Meeting: SICB symposium for January 2022: Causal Mechanisms of Metabolic Scaling

Project: Research project

Project Details

Description

Overview
This project will fund a symposium titled Causal Mechanisms of Metabolic Scaling at the Society for Integrative and Comparative Biology (SICB) meeting, January 2022. Eleven speakers, a mixture of senior scientists and young scientists (mostly postdocs and graduate students) will present on their research related to understanding the genetic, physiological and ecological causes of one of the best-documented but least understood patterns in biology, the hypometric scaling of metabolic rates (larger animals use less energy per gram). The speakers will also meet by zoom before and after the meeting, and in a workshop after the symposium, to work together on a joint synthesis/white paper that summarizes our current understanding of this important topic.

Intellectual Merit
Body size explains a large fraction of phenotypic variation in all animal groups, with many aspects of morphology, behavior, physiology, ecology and evolution differing between small and large animals. However, we have a limited understanding of the causes of metabolic scaling. Of all the metabolic scaling patterns, the hypometric scaling of metabolic rate (larger animals use less energy per gram) has been particularly well-established, and the lower energy turnover in larger animals is thought to drive many of the other scaling patterns such as lower food consumption or smaller territories. Unfortunately, the causal mechanisms for hypometric scaling of metabolic rates remain highly controversial. While scaling patterns have a long history of biological research, this will be the first symposium to focus on how natural selection acts differentially on animals of different body sizes in ways that produce interspecific metabolic scaling patterns. Ecological factors such as changing temperature, predation and food availability affect animals of different sizes differently, with consequent effects on metabolic scaling. Body size affects generation time and effective population size, which influence mutation rates and strengths of selection. Body size impacts sensory and cognitive capacities, and metabolic costs of brains can both constrain and determine brain morphology and function, with consequent effects on organismal metabolic scaling. Body size also strongly affects the cost of locomotion with muscles accounting for a large fraction of metabolism in animals. We expect this symposium to kickstart a new era in which underlying physiological, morphological and behavioral correlates of body size are recognized as major drivers of metabolic scaling.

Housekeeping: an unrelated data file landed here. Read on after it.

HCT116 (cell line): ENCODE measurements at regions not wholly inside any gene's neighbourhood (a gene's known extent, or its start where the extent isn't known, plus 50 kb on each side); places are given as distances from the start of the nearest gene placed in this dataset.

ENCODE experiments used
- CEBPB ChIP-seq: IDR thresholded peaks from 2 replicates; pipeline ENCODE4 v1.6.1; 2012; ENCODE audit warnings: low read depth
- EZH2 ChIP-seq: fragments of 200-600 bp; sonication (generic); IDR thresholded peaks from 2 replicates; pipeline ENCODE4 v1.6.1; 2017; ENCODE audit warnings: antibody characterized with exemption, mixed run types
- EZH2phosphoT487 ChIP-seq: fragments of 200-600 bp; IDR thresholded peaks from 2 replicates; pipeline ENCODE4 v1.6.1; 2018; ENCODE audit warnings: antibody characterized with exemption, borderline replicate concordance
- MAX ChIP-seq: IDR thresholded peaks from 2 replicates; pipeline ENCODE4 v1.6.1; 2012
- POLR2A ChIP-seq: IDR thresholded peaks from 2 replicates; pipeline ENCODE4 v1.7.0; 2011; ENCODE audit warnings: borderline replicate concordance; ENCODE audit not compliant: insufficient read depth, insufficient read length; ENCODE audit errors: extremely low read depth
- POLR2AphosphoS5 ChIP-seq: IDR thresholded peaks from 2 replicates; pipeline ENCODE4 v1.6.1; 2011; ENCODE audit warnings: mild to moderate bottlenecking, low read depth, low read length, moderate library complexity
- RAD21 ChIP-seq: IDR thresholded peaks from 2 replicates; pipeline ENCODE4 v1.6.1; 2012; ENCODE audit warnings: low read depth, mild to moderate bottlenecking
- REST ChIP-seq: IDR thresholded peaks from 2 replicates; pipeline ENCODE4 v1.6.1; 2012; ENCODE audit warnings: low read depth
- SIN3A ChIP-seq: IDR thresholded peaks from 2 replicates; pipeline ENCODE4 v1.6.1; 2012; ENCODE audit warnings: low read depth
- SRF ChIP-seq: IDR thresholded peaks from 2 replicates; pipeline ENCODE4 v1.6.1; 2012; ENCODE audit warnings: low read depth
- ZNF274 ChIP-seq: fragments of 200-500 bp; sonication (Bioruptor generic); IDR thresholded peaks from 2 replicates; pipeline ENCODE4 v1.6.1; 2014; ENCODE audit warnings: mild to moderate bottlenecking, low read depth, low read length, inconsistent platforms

Broader impacts
This symposium will lead to the production of at least ten papers in ICB that will provide a broad view of our current understanding of causal mechanisms for metabolic scaling in organisms. One of our papers will be a joint synthesis/white paper, written jointly by all participants, that will be particularly important for synthesizing the diverse perspectives that exist on metabolic scaling. The symposium will encourage connections across fields, as we are bringing together scientists who are paleontologists, behaviorists, physiologists, biomechanists, neuroscientists and ecologists. The symposium will strongly promote scientific training as we are including six early career scientists as speakers, with more trainees included in the complementary session. Of all speakers, 6/11 are women and 2/11 from racial groups currently under-represented in science, so this symposium will contribute to increasing inclusivity in biological science.
StatusActive
Effective start/end date10/1/219/30/22

Funding

  • National Science Foundation (NSF): $13,703.00

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